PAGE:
Common wisdom (for what that’s worth) is that the average person can hold a camera steady in their hands at shutter speeds of 1/60th of a second or faster.  That’s why the single-use film camera you can buy in the drugstore or supermarket has a shutter speed of 1/60th.

However, there are lots of people who have trouble getting sharp pictures at 1/60th, and more still at slower speeds such as 1/30th

To avoid camera shake there are two important steps. 

First, let’s review the way pros hold their cameras.  It starts with stance.  Make sure your feet are about 18”-24” apart.  Some professionals put one foot slightly in front of the other, some keep both feet under the body.  The next step is to use your left hand and arm to form a brace with your body and support the bottom of the camera.  Now you have a firm base for the camera.  When it’s time to press the shutter release, apply gentle pressure with your right index finger on the camera’s shutter release.  Also, don’t breath while you’re actually taking the picture.  Either draw a breath, relax and shoot, or exhale and then shoot.

Sounds simple doesn’t it?  It is, and the trick is to make your stance and camera holding posture automatic.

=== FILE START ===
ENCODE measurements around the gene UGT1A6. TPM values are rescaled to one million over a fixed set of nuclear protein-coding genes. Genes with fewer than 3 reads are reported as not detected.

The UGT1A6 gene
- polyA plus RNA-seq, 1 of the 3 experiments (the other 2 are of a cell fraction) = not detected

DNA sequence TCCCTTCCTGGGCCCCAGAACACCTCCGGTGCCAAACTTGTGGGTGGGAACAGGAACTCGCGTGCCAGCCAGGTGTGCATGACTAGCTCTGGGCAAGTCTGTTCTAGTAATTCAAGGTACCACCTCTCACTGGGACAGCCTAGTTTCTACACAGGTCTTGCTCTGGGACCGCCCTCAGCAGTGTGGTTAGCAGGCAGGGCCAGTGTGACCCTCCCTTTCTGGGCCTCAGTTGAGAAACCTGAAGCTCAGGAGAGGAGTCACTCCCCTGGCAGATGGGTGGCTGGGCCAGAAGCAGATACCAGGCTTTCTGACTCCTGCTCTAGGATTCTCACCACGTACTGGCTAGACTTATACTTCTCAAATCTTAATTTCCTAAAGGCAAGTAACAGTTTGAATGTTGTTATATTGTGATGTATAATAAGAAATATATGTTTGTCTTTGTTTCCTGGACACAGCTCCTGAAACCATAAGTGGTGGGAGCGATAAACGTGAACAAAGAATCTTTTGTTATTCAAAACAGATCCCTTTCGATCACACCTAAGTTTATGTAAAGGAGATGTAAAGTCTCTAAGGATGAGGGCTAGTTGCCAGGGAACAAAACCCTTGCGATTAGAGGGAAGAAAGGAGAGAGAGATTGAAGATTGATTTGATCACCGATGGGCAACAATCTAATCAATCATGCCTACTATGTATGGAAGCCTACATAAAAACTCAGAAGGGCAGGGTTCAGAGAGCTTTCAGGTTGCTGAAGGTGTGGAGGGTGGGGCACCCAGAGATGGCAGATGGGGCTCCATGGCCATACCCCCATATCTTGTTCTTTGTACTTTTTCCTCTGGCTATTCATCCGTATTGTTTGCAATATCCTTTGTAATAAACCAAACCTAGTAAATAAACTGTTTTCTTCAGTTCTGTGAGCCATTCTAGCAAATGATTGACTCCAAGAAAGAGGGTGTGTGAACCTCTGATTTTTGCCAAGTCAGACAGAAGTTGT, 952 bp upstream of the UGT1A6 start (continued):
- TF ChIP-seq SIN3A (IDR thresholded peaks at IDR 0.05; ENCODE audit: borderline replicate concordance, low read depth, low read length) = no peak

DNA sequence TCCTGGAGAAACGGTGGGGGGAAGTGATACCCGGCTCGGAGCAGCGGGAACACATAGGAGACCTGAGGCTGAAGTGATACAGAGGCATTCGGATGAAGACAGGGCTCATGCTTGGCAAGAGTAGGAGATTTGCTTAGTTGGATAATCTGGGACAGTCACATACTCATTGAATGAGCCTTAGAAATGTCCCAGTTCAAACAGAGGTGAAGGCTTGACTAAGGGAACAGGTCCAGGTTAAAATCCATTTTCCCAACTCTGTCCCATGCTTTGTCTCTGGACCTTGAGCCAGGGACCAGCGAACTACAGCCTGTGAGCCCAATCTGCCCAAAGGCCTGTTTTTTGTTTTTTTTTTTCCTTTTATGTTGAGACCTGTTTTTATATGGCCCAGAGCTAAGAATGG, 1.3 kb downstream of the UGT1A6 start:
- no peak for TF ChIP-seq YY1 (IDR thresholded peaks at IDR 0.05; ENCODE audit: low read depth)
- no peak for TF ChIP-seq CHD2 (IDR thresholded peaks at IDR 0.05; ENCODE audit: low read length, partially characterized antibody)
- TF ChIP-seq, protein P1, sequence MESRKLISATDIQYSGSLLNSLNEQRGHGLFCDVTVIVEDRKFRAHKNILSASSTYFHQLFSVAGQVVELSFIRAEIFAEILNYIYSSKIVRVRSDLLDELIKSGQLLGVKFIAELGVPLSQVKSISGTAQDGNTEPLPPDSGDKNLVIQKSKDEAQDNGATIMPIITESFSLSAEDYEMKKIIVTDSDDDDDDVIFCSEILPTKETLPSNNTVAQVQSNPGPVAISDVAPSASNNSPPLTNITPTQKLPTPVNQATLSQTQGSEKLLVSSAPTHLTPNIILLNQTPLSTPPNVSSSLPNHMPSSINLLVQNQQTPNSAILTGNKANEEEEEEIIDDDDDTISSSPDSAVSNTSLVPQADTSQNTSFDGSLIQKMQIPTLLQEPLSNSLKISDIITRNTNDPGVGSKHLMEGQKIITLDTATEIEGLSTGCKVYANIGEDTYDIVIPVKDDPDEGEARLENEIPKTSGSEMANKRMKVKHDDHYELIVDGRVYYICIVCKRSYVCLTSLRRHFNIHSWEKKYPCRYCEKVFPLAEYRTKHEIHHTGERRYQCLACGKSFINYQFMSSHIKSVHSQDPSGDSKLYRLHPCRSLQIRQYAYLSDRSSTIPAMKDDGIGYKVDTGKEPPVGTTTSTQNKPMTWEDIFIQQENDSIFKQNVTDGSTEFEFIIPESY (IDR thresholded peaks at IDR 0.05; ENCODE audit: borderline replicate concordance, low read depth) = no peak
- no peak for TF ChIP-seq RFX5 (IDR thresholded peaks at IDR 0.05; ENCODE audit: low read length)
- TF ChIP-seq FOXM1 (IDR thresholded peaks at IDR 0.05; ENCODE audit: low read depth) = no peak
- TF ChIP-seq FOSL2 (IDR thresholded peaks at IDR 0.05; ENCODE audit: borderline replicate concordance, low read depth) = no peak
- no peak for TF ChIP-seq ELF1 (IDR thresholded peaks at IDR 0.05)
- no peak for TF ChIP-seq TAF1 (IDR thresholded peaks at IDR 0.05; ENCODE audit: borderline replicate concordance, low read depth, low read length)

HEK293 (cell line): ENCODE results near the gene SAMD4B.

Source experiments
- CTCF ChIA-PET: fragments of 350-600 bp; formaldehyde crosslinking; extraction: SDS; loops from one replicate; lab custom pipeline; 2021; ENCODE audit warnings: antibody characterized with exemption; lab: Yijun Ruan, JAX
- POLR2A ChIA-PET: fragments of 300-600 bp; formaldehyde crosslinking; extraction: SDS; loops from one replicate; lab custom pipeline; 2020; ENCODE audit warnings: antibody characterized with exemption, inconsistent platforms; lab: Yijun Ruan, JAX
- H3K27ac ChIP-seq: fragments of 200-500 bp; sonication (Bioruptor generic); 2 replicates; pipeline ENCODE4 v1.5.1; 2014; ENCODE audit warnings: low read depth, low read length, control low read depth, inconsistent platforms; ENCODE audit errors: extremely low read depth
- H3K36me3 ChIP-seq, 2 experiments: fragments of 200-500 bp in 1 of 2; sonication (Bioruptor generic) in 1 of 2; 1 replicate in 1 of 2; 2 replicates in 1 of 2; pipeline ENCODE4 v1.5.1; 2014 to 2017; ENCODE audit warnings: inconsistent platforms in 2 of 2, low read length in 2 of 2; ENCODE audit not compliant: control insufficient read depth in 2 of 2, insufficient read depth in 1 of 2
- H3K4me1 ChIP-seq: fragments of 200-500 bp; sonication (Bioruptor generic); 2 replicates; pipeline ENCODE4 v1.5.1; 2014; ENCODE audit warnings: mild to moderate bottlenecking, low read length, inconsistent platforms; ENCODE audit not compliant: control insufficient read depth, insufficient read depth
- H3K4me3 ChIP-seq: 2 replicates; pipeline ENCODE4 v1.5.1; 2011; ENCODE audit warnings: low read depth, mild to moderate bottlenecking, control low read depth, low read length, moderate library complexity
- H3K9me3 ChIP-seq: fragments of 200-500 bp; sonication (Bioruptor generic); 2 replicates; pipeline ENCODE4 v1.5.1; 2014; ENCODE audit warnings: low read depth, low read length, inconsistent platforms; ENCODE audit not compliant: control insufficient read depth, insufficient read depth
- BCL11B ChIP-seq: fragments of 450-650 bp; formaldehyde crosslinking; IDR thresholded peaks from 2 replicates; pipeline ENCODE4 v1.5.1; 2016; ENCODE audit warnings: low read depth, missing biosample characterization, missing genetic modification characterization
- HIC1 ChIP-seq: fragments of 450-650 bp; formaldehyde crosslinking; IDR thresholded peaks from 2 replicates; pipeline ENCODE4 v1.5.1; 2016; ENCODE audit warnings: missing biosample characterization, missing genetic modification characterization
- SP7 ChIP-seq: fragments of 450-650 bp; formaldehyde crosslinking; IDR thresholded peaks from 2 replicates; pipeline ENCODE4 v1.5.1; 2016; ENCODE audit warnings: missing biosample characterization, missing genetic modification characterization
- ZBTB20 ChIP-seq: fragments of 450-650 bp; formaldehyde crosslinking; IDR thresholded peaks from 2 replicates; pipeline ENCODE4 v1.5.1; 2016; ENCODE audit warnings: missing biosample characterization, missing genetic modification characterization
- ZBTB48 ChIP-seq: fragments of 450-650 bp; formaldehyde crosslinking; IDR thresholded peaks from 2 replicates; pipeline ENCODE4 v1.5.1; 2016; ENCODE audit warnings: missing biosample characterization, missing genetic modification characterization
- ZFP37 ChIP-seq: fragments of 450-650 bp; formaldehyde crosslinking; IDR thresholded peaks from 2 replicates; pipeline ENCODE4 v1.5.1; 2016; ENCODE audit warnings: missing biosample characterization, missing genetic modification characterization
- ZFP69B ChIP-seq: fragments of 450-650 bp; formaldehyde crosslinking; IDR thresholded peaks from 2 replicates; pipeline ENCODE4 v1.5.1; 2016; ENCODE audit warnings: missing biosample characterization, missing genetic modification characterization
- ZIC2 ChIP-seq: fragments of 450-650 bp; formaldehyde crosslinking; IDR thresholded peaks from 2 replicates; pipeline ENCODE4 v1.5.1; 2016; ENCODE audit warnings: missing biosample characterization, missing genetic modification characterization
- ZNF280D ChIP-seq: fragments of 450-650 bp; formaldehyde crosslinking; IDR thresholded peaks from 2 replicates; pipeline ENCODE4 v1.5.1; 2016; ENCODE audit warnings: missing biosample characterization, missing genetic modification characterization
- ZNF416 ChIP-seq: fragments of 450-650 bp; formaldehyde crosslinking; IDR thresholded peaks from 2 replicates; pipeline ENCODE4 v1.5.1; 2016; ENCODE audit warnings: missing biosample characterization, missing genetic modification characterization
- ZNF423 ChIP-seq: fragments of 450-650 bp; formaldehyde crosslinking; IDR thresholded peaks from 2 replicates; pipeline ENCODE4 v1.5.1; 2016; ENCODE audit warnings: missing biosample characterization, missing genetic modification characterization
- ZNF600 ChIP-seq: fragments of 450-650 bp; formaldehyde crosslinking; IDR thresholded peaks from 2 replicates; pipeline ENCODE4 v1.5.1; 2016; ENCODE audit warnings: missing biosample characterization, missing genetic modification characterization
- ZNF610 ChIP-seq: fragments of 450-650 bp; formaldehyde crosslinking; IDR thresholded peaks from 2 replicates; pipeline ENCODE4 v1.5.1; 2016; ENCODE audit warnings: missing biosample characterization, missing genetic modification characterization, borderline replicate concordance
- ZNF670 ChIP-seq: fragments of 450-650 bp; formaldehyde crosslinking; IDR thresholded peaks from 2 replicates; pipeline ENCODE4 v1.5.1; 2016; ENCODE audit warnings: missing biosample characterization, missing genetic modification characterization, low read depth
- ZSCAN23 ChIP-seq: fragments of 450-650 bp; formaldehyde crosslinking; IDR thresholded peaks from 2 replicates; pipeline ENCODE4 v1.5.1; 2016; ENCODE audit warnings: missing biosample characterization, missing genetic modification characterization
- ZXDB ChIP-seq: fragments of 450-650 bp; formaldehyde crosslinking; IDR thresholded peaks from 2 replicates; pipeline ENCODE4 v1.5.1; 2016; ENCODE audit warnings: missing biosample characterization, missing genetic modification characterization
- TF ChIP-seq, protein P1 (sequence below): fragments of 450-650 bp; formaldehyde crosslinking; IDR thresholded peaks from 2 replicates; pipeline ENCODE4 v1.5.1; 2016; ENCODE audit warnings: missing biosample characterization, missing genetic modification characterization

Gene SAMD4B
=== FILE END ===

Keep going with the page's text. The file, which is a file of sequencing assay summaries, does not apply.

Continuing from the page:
Second, and this applies to digital cameras (including camera phones), we have to address the temptation of using the LCD panel as your viewfinder.  In the situation we just outlined, you’re holding the camera to your head and viewing the scene through your camera’s viewfinder.  But some cameras don’t have a viewfinder, including the one in your cell phone.  What to do?  Simple – use two hands!

In the TV Westerns of the 1950s, both the sheriff and the bad guy could whip a six-shooter out of a holster, shoot from the hip, and nail a critter, or a varmint, or another gunslinger at sixty feet.  Fast-forward to today’s crime dramas and “reality” shows, and you’ll see a different image.  The detective uses two hands to hold the gun.  Why?  Because it’s a lot steadier.  It works.  They’re trained to do it – automatically.

One thing about New York City is that we get a lot of tourists.  They visit to see the sights, enjoy the lights, and take pictures of the wonders that we New Yorkers take for granted.  And over and over again, we see them holding their digital camera at arm’s length, using the LCD panel to compose the photo.

Don’t do it if you don’t have to!  Hold the camera firm against your body and concentrate on holding the camera steady as described above.  But, if you must use the LCD panel (and as we noted with some cameras, including cell phone cameras, you have no choice because there is no viewfinder) then hold the camera with two hands, take a proper stance, and gently push the shutter release.  You’ll take better pictures – automatically!

© 2006 |New York Institute of Photography | 211 East 43rd Street, Dept. WWW | New York, NY 10017 U.S.A. |